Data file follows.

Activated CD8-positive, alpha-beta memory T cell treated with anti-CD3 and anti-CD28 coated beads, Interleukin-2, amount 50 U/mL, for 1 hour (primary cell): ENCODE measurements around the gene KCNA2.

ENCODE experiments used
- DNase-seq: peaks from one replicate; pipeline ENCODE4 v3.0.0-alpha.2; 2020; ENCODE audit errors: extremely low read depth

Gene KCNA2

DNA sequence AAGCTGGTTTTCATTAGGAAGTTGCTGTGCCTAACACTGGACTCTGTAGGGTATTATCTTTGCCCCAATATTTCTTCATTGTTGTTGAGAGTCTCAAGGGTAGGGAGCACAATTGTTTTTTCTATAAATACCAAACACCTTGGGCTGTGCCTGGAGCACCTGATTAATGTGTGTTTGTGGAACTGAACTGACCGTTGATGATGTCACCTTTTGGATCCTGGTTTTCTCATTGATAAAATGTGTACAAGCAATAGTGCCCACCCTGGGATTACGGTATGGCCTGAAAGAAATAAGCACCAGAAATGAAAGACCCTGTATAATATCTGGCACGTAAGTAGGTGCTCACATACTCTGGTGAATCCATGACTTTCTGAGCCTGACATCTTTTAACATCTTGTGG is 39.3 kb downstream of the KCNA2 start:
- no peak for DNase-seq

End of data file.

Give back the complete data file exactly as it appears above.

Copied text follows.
Activated CD8-positive, alpha-beta memory T cell treated with anti-CD3 and anti-CD28 coated beads, Interleukin-2, amount 50 U/mL, for 1 hour (primary cell): ENCODE measurements around the gene KCNA2.

ENCODE experiments used
- DNase-seq: peaks from one replicate; pipeline ENCODE4 v3.0.0-alpha.2; 2020; ENCODE audit errors: extremely low read depth

Gene KCNA2

DNA sequence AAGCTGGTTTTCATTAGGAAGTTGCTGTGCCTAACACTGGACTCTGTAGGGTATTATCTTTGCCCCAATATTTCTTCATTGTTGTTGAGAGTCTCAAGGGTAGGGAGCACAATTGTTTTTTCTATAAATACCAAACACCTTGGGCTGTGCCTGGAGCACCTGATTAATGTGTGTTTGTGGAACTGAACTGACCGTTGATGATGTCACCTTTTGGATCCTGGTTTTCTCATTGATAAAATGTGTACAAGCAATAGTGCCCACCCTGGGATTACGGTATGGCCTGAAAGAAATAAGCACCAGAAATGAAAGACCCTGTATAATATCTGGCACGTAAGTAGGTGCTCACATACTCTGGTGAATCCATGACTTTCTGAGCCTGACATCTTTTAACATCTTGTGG is 39.3 kb downstream of the KCNA2 start:
- no peak for DNase-seq